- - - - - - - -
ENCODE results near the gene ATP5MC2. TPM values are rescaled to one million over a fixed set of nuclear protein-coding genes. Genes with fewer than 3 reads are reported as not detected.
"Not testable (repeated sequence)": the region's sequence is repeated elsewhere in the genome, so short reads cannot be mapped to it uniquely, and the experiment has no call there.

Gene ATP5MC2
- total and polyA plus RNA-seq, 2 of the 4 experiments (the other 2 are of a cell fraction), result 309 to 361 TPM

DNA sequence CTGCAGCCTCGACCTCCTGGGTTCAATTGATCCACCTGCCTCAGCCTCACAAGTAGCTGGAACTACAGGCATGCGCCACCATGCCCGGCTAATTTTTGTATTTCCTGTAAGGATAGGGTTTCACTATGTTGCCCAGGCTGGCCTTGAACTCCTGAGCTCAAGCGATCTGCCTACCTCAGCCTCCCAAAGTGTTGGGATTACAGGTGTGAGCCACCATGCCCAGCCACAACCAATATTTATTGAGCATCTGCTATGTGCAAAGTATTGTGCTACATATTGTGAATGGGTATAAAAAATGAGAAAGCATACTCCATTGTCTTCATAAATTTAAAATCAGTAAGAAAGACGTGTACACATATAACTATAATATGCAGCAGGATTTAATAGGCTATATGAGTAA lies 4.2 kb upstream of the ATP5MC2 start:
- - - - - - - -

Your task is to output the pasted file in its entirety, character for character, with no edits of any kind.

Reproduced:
ENCODE results near the gene ATP5MC2. TPM values are rescaled to one million over a fixed set of nuclear protein-coding genes. Genes with fewer than 3 reads are reported as not detected.
"Not testable (repeated sequence)": the region's sequence is repeated elsewhere in the genome, so short reads cannot be mapped to it uniquely, and the experiment has no call there.

Gene ATP5MC2
- total and polyA plus RNA-seq, 2 of the 4 experiments (the other 2 are of a cell fraction), result 309 to 361 TPM

DNA sequence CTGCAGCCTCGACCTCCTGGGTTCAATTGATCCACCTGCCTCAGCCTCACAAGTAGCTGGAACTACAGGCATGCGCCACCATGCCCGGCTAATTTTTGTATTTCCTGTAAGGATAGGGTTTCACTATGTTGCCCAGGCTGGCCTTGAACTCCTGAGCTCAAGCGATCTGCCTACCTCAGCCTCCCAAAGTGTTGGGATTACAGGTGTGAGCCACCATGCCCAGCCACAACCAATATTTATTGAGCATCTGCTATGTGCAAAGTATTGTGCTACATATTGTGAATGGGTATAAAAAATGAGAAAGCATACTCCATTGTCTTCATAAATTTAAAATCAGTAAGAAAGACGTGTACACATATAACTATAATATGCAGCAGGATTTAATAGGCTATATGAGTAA lies 4.2 kb upstream of the ATP5MC2 start: